Oulema obscura (Stephens, 1831)

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POLYPHAGA Emery, 1886

CHRYSOMELOIDEA Latreille, 1802

CHRYSOMELIDAE Latreille, 1802

CRIOCERINAE Latreille, 1804

Oulema des Gozis, 1886 

This is a widespread and generally common species throughout Europe, from France to Turkey and Ukraine in the south, north to Scandinavia and the UK and extending east through Siberia to China; here it is locally common across England and Wales becoming more scattered and local in Scotland. Adults occur year-round, they emerge from their overwintering quarters from early April to feed upon a wide range of monocotyledons prior to mating, recorded hosts include floating sweet-grass, Glyceria fruitans (L.), hairy brome, Bromus ramosus Huds, meadow fescue, Festuca pratense Huds, couch grass, Elymus repens (L.), perennial rye-grass, Lolium perenne L., Timothy grass, Phleum pratense L., swamp meadow-grass, Poa palustris L. etc. as well as a wide range of  cereal crops including oats Avena spp., maize and corn Zea spp., barley, Hordeum sp., rye, Secale spp. and wheat, Triticum spp. although it rarely occurs on oats is not considered to be an important pest of any particular crop.  Oviposition begins in May when eggs are laid singly or in pairs on host foliage, often in cavities eaten out by the female for the purpose, and larvae emerge after a week or so. Larvae feed on the outer leaf epidermis producing narrow elongate translucent strips, similar to the adult feeding signs, and are fully developed within 3 weeks; generally by late June although fully grown larvae have been recorded into August suggesting a prolonged egg-laying period. Pupation occurs in a cocoon constructed near the base of a leaf and this stage lasts for about 3 weeks and new-generation adults appear from late July or early August. Depending upon conditions the entire life-cycle may take up to 10 weeks and there is only a single generation each year, new-generation adults feed into the autumn until seeking overwintering quarters under bark or among litter and tussocks etc. and in mild periods they may become active in the winter. Typical habitats include almost anywhere the hosts are thriving e.g. grasslands, farmland, wasteland, road verges and wetlands including salt marshes and river estuaries etc. and they regularly appear in domestic gardens. Adults are readily sampled through the summer by sweeping the host plants although from July they disperse and may occur on a range of herbaceous and woody plants, and through the winter they will also occur among extraction samples etc.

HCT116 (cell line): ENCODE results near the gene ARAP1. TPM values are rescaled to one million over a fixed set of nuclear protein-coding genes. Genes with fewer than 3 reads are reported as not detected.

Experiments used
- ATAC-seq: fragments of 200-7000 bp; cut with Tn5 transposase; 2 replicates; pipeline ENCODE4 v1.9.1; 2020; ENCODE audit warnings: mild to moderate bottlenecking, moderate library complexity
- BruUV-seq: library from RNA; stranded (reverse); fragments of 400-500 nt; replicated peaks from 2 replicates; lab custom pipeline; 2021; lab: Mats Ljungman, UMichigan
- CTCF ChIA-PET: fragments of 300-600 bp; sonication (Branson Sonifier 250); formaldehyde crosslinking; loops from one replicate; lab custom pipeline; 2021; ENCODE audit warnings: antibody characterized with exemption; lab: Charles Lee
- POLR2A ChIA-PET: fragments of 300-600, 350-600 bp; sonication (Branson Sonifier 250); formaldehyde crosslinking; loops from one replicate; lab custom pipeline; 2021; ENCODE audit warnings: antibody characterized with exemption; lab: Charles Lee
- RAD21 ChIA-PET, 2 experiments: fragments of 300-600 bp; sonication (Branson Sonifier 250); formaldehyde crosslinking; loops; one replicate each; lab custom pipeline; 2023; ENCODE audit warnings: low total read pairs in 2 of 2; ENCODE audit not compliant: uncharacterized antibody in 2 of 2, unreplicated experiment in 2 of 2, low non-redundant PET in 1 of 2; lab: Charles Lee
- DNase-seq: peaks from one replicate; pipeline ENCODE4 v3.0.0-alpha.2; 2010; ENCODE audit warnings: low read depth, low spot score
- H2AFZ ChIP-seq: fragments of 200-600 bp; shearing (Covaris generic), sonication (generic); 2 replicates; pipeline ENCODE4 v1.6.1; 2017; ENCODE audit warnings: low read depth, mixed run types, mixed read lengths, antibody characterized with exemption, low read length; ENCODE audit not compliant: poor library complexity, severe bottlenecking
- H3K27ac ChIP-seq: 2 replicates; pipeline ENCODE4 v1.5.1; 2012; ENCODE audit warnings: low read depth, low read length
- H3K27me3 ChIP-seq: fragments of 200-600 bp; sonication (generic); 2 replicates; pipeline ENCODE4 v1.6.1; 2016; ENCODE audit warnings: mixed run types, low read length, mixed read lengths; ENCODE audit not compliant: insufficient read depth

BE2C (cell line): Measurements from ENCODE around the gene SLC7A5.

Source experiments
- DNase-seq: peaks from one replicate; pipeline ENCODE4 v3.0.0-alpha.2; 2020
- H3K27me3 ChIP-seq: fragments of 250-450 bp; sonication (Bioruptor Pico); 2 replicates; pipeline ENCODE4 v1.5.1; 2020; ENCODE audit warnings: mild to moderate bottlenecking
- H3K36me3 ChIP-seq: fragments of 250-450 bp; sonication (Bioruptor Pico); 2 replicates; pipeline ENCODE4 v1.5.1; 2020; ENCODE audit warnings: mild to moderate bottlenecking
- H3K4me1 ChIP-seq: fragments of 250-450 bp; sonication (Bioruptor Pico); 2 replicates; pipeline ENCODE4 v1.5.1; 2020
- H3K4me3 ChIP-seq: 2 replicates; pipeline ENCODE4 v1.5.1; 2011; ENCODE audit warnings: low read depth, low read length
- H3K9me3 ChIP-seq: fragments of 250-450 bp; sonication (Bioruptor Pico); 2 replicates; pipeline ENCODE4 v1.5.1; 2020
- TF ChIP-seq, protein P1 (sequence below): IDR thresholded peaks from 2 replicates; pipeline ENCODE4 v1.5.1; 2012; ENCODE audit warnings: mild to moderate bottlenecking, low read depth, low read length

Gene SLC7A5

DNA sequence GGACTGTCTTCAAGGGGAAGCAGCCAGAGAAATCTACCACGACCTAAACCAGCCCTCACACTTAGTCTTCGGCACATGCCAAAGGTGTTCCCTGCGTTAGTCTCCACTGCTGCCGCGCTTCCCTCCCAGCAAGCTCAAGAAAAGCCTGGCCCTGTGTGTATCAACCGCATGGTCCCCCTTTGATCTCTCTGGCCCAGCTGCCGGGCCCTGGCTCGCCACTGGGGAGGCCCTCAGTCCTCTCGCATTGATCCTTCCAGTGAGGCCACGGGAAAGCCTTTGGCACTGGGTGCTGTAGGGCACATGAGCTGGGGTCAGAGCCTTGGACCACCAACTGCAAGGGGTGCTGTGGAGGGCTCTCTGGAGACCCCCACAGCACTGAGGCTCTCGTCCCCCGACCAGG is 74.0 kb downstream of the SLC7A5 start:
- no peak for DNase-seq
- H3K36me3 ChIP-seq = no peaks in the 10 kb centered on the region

Adults will need to be examined carefully in the field as the widespread and common Lema cyanella (Linnaeus, 1758) is superficially similar; in that species the transverse pronotal constriction is further from the base so producing a lateral constriction near the middle, in the present species it is near the base.

3.0-4.0mm. Body entirely shiny metallic blue, rarely greenish or very dark, almost black, appendages black or with a faint metallic reflection. Head transverse; with very convex and prominent eyes, a smoothly convex and sparsely punctured vertex, and long and robust antennae which are broadly similar to those of Lema. Pronotum deeply impressed and laterally constricted before the base, convex and shiny anterior to this and only sparsely punctured. Elytra with broadly rounded shoulders, near-parallel lateral margins and continuously rounded apically; all striae, including an abbreviated scutellary striole, consisting of large and deep punctures and so the interstices are narrower than those of Lema; in places only as wide as the striae. Legs long and robust, all tibiae with a pair of spurs at the inner apical angle and claws fused at the base.

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